Oil wealth — a curse or a blessing?

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Oil wealth — a curse or a blessing?

Saudi Arabia remembers two important dates in its history: One is the day when King Abdul Aziz established the Kingdom, and the second is when the American company, Standard Oil of California, discovered oil in what was then a newly-established country. Today, 80 years have passed since that event changed the future of Saudi Arabia, when a long column of black oil sprang from the famous Well No. 6 and put an end to years of fruitless exploration.

Had King Abdul Aziz not unified the country, we would probably have witnessed never-ending conflicts between various small countries in the Arabian Peninsula; and had oil not been discovered, the country’s survival would have been in doubt due to the harsh conditions of the desert as well as the scarcity of both food and water.

The British attempted to explore oil before the Americans, but they soon became discouraged and left Saudi Arabia, after concluding there was no oil to be found in the desert. When Abdul Aziz requested cooperation in other areas, the British government in India responded by stating that the king would have to deal with his own problems. Furthermore, the British said that all they cared about was freedom of navigation for their fleet in the Gulf.

After this painful rebuff, King Abdul Aziz approached the Americans, who had no previous involvement in the region, but were willing to come from the end of the world to look for oil. There is even a story that the Americans told the British that they were only prospecting for water; they said so in order to avoid problems with London which felt that the Arabian Peninsula was within its traditional sphere of influence. Although oil was found in the 1930s, it was not commercially traded and exported until the late 1940s because of the international economic situation which followed World War II.

Had King Abdul Aziz not unified the country, we would probably have witnessed never-ending conflicts between various small countries in the Arabian Peninsula; and had oil not been discovered, the country’s survival would have been in doubt due to the harsh conditions of the desert as well as the scarcity of both food and water.

Abdulrahman Al-Rashed


Here we are now, in a new era of decline in the price of oil. This has created great doubts about oil's reliability as an economic resource — to the extent that the government’s policy has been to look for other resources and reduce its dependence upon oil. The planners of the new policy consider that business as usual — which is relying on oil as the sole source of revenue — will jeopardize the national economy, and possibly, even lead to its collapse. This is a great danger if the markets witness a sharp drop in oil prices given the progress made in the search for oil substitutes. Nobody can, of course, predict the future with any certainty, but relying exclusively on oil is not a viable strategy.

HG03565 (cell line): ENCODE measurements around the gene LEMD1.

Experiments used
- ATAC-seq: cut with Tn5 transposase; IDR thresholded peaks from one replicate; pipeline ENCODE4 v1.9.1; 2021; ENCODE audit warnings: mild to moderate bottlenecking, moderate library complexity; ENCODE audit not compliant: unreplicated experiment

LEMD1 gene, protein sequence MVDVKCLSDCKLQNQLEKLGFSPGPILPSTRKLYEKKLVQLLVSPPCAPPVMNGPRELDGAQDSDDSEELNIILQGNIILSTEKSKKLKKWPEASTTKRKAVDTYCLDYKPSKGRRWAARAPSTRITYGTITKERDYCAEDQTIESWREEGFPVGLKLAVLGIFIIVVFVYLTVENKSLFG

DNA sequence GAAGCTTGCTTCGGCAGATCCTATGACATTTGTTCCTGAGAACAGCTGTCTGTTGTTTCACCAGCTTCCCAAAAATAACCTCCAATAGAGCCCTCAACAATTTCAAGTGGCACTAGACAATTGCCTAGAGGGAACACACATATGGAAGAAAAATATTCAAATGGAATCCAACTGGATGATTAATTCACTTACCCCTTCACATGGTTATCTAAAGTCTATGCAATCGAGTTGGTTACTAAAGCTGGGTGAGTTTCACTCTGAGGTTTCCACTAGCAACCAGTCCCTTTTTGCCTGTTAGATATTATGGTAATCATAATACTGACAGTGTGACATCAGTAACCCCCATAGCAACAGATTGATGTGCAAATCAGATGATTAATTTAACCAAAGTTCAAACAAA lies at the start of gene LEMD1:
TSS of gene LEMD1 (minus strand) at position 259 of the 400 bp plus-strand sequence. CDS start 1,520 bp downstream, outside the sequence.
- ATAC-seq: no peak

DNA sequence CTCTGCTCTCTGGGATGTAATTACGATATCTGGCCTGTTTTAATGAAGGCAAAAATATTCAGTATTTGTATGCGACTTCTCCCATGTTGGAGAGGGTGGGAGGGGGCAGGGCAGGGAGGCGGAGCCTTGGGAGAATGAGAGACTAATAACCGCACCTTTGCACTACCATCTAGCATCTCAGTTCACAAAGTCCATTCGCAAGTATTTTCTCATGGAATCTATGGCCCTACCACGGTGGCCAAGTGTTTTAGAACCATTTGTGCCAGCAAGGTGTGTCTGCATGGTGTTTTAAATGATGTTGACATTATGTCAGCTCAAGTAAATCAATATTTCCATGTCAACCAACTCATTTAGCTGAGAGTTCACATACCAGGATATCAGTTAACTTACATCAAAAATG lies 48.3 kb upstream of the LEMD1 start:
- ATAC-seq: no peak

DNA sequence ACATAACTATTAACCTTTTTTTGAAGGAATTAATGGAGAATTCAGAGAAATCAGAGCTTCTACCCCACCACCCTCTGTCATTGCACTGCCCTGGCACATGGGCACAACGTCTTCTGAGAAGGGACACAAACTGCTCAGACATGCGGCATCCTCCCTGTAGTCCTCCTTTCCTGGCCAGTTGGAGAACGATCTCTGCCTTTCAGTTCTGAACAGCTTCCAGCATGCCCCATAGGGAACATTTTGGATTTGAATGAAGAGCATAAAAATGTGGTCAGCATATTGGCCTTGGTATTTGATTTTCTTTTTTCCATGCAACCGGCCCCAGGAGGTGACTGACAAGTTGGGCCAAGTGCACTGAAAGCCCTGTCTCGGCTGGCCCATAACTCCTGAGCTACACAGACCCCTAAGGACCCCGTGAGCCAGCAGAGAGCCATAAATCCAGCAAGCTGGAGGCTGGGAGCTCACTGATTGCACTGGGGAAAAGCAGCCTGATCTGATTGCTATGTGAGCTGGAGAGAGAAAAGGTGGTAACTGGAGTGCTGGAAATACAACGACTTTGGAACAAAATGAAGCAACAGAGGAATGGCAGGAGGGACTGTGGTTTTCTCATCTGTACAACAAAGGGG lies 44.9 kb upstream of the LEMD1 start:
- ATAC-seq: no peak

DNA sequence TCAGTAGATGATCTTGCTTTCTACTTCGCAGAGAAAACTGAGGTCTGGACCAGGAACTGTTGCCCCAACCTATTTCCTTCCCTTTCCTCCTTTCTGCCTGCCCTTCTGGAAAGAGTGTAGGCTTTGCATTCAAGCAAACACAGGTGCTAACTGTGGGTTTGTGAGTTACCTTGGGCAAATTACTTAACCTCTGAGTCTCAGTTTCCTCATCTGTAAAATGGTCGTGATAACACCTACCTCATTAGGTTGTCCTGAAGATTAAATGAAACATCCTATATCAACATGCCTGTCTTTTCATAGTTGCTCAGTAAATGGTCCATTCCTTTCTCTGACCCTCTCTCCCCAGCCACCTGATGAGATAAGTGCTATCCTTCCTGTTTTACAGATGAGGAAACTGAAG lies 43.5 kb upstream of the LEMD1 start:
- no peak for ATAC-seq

Today, there are those who consider oil a "curse" to the region, because of all the conflicts it has triggered in the areas of its exploration and export, and because it has invited many competing great powers from all over the world to secure it to their own markets; however, others have long regarded it as a blessing when wisely exploited and used.

This region — not just Saudi Arabia and the Gulf countries — is lucky since almost half of its countries possess oil fields and get easy revenues from them. Unfortunately, the problem was, and continues to be, the region’s proper management of its oil wealth.

When we recall what Saddam Hussein did with Iraq's oil wealth and what Moammar Qaddafi did with Libya’s, and now what Qatar is doing with its oil revenues, we cannot but feel sorry for what the ignorant among us have done to their countries’ immense wealth.

Oil is one of the depletable riches which come only once to the lucky nations. If they use it properly for education and development, it will change the future of their citizens for many generations to come. On the other hand, if they misuse it, it will destroy and impoverish them beyond the poverty they knew in their pre-oil days.

Abdulrahman Al-Rashed is a veteran columnist. He is the former general manager of Al-Arabiya news channel, and former editor-in-chief of Asharq Al-Awsat.
Twitter: @aalrashed
Disclaimer: Views expressed by writers in this section are their own and do not necessarily reflect Arab News' point-of-view